This is the first book in a trilogy of books that are meant to be used in small group study. Smith’s book is another great resource for helping people heal their image of God. Smith takes a long look at our false narratives of God (his reading of Galatians 2:20 is worth the price of the book by itself, and will blow your mind) and provides practices and discussion questions that make engaging with the topics and one another inviting.

Open the Door: A Journey to the True Self by Joyce Rupp

Yup, I’ve got a True Self/False Self theme going. I love this book so much because it uses the door motif as a guiding principle. So many people are in places of transition—life stages, job changes, moves, shifts in self-perception—and so few have permission to engage with those transitions head on. Rupp’s book allows the image of the door guide to guide readers through the various stages of change, inviting God into each of them.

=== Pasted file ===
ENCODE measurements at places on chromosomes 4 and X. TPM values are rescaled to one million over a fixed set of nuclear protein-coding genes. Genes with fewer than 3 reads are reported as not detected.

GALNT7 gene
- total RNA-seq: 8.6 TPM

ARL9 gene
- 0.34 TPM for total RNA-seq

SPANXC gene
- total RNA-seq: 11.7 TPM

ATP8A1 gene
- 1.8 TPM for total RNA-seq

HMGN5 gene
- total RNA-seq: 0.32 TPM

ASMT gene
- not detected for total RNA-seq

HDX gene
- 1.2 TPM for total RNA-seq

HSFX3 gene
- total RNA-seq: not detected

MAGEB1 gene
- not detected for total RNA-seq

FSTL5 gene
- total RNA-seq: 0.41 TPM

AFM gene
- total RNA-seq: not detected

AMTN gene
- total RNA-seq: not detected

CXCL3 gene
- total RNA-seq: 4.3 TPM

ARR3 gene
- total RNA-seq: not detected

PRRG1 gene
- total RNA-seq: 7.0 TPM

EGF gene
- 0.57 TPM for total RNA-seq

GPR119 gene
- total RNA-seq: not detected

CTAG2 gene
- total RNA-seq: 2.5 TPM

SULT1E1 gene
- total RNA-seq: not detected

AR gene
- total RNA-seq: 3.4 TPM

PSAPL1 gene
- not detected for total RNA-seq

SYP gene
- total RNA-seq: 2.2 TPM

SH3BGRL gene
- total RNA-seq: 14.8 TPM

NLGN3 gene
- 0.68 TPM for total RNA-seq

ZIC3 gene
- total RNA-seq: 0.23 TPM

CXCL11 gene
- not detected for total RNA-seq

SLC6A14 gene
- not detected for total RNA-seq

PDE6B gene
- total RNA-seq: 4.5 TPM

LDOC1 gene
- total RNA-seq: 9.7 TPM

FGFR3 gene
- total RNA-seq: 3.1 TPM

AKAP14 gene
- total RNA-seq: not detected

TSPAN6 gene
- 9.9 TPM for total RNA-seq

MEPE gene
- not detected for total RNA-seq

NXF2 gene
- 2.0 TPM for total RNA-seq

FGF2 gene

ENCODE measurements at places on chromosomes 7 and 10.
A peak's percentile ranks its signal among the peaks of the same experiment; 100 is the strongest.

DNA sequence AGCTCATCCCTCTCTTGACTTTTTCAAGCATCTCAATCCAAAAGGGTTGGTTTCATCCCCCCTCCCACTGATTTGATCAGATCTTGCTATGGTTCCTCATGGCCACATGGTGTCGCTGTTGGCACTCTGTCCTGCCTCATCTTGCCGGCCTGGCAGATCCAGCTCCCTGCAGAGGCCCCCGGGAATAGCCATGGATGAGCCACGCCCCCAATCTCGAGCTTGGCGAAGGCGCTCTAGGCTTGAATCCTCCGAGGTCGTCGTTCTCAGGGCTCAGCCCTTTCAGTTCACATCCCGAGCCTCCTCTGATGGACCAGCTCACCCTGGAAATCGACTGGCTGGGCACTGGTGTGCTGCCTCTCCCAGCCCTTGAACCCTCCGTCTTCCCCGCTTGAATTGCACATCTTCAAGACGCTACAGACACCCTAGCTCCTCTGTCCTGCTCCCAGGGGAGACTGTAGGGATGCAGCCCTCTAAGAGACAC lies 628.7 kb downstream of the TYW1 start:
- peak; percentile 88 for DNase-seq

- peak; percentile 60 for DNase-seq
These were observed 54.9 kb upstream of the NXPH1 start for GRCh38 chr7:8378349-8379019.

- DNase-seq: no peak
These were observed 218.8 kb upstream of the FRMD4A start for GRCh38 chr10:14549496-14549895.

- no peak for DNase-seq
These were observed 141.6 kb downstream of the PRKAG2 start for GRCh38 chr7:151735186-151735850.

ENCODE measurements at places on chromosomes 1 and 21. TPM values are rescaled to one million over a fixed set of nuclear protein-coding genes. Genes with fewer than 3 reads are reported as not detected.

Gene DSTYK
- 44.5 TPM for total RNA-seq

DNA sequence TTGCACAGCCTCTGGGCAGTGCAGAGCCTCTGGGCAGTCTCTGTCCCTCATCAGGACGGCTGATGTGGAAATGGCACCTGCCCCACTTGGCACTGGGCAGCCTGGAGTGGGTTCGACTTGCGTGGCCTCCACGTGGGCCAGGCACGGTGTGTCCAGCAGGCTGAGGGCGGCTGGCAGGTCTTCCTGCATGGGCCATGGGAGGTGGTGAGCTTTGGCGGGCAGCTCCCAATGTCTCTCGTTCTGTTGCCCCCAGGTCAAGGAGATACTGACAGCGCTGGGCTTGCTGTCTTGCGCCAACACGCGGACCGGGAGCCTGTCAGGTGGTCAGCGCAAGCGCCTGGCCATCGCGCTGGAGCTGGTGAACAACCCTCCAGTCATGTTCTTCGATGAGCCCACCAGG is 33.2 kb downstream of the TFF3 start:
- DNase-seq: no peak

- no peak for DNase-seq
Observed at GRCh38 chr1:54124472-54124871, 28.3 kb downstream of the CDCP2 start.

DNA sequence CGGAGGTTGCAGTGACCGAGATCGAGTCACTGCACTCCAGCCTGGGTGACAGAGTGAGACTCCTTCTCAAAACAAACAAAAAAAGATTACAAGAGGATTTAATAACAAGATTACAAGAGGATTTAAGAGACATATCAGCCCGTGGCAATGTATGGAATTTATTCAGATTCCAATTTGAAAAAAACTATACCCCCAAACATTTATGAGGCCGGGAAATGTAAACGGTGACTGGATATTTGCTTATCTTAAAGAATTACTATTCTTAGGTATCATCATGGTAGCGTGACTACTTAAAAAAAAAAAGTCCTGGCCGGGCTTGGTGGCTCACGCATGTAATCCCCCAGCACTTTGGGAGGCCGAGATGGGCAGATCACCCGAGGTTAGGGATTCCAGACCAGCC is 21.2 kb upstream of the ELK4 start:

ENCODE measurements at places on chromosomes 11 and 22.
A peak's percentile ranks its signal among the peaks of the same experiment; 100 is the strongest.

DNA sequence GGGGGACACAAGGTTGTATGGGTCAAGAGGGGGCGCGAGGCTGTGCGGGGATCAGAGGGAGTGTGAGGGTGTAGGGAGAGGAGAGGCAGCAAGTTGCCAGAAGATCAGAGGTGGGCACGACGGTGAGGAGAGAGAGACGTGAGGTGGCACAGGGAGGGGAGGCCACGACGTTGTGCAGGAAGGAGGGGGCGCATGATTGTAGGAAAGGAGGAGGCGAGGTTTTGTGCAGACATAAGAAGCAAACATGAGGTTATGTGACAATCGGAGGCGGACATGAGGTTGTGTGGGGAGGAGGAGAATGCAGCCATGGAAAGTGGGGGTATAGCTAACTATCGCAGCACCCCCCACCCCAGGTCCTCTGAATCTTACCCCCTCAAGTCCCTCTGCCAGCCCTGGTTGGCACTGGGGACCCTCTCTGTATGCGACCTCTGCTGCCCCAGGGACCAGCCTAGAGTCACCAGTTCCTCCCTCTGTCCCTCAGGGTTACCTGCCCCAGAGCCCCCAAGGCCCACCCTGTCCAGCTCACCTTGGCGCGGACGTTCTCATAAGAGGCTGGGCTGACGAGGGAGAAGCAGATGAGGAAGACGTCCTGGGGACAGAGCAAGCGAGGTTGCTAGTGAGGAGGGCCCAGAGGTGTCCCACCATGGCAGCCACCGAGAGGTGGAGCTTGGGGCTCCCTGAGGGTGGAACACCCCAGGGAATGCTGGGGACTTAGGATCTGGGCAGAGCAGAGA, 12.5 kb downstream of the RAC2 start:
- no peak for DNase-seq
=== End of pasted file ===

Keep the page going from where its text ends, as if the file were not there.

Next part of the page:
The Psalms: An Artist’s Impression by Eugene Peterson and Anneke Kai

Not every directee responds aurally. Not everyone experiences God the same way. This large-sized, slim volume is a set of beautiful abstract interpretations of The Message version of various psalms. I keep this on hand not only because it is stunning, but because art pierces the soul in ways that words do not (words pierce differently, but no less deeply). Sometimes, when a directee has felt disconnected to God for a long time, an encounter with an image, whether from this book or elsewhere, can open them up to an unexpected and redemptive encounter with the Spirit. I love watching God do that.

Honorary Mentions:

The Return of the Prodigal Son: A Story of Homecoming by Henri Nouwen

The Dark Night of the Soul: A Psychiatrist Explores the Connection Between Darkness and Spiritual Growth by Gerald May

*Not pictured: The Enneagram Made Easy (and somehow one of the books for later in the week, The Paraclete Psalter, snuck in early. Sorry about that.)


Check back in each day for a new list, and be sure to click on over to Sarah’s blog to read hers as well. I mean, hey, she has a fancy button and everything:

Monday: 10 books that formed me spiritually

Tuesday: 10 books that I keep in my spiritual direction room

Wednesday: 10 books that I own but am embarrassed I haven’t read